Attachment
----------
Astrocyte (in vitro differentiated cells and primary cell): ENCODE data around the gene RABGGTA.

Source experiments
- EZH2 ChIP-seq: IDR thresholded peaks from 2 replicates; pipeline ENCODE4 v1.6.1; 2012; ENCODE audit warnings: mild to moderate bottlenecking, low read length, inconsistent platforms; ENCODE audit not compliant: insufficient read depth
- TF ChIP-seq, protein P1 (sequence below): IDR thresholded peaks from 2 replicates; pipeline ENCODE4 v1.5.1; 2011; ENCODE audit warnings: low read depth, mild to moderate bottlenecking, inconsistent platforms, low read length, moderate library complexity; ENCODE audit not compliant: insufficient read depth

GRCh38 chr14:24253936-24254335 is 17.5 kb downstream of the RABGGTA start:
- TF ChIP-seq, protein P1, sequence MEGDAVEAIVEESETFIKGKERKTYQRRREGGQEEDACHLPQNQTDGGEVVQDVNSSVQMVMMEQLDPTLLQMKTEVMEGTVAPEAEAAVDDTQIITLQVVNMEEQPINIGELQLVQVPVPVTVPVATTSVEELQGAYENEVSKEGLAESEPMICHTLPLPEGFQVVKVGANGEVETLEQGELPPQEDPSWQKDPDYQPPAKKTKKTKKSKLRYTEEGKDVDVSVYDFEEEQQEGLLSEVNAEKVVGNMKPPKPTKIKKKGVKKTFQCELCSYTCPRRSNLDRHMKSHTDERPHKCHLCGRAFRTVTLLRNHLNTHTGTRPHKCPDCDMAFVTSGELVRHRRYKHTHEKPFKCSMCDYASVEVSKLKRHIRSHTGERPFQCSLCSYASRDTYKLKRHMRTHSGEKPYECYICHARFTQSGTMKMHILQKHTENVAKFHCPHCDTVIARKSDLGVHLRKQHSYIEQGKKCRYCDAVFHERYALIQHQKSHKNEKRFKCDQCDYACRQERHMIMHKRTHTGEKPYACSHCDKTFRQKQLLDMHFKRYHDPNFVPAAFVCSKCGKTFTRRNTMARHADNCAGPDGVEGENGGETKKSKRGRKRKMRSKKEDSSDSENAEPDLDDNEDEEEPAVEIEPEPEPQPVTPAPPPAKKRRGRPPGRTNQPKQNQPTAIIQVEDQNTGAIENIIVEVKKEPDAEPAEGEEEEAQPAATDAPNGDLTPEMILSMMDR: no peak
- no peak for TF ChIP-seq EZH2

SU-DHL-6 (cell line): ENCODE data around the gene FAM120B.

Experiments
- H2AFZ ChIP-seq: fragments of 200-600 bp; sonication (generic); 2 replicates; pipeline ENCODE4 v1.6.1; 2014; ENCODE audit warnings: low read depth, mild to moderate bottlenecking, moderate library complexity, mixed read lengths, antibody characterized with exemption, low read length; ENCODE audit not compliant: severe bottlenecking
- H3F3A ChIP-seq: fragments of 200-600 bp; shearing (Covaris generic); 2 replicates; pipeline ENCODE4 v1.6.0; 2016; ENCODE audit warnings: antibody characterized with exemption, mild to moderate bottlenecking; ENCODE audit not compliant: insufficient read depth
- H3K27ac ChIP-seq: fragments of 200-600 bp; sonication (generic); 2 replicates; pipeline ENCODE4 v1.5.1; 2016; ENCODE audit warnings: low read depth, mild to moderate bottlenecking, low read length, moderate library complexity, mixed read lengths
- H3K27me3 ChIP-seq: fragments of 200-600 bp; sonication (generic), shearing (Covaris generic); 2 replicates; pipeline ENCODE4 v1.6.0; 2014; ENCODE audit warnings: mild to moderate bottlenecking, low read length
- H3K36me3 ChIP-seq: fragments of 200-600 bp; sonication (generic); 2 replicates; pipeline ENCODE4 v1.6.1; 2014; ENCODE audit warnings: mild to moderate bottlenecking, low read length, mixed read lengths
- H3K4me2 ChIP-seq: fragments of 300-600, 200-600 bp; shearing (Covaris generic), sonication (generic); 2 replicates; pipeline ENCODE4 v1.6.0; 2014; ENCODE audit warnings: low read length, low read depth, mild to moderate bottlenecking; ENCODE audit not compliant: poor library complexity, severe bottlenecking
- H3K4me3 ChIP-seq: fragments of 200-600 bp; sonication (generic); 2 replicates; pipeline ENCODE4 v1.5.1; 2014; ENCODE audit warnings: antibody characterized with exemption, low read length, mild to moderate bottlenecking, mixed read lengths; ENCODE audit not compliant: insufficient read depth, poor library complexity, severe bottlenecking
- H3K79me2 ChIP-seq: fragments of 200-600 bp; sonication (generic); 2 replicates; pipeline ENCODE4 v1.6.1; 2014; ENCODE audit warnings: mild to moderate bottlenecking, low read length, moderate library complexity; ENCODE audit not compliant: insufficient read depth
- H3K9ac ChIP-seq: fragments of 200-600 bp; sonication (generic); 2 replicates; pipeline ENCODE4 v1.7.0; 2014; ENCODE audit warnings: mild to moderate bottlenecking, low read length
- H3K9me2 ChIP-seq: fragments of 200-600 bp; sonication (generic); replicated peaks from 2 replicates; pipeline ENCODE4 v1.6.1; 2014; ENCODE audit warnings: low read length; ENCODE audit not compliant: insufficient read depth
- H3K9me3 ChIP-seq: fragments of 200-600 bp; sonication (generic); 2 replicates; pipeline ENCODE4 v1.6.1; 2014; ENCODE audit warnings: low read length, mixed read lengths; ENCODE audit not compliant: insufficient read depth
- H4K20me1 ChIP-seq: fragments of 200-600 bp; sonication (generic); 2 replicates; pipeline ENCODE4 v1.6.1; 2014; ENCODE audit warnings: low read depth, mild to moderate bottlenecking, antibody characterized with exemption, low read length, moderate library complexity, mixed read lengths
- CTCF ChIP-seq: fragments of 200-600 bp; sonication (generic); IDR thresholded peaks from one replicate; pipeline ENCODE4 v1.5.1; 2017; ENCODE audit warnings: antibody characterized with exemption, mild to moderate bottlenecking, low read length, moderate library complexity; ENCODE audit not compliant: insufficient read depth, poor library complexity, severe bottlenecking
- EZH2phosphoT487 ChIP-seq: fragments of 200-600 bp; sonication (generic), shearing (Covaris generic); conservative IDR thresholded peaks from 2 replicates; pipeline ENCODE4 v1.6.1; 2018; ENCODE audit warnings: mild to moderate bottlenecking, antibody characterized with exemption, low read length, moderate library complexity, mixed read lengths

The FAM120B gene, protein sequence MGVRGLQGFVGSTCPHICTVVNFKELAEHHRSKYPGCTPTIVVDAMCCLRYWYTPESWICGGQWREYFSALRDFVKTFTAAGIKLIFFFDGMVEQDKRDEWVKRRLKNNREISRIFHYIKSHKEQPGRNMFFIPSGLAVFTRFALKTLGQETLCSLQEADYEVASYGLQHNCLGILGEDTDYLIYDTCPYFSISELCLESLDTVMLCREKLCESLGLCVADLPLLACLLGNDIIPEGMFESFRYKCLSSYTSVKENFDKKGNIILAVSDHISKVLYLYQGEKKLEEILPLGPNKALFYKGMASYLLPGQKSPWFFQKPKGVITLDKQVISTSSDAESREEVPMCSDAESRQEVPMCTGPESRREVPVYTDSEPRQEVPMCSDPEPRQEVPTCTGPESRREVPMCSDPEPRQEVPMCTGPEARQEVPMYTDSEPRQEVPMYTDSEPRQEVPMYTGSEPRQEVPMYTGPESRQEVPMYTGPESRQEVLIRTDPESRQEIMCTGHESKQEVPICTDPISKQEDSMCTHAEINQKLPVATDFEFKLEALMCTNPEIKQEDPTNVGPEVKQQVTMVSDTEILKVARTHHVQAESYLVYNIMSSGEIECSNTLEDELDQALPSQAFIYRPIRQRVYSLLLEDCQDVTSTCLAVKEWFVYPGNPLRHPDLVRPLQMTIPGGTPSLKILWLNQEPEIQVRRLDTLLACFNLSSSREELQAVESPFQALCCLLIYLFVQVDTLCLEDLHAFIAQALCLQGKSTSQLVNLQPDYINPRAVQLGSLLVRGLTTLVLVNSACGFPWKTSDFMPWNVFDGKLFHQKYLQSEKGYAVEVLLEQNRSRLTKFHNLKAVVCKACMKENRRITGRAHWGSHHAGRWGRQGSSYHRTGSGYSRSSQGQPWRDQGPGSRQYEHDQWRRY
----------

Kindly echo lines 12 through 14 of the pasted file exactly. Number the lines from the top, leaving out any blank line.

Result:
- H3K27ac ChIP-seq: fragments of 200-600 bp; sonication (generic); 2 replicates; pipeline ENCODE4 v1.5.1; 2016; ENCODE audit warnings: low read depth, mild to moderate bottlenecking, low read length, moderate library complexity, mixed read lengths
- H3K27me3 ChIP-seq: fragments of 200-600 bp; sonication (generic), shearing (Covaris generic); 2 replicates; pipeline ENCODE4 v1.6.0; 2014; ENCODE audit warnings: mild to moderate bottlenecking, low read length
- H3K36me3 ChIP-seq: fragments of 200-600 bp; sonication (generic); 2 replicates; pipeline ENCODE4 v1.6.1; 2014; ENCODE audit warnings: mild to moderate bottlenecking, low read length, mixed read lengths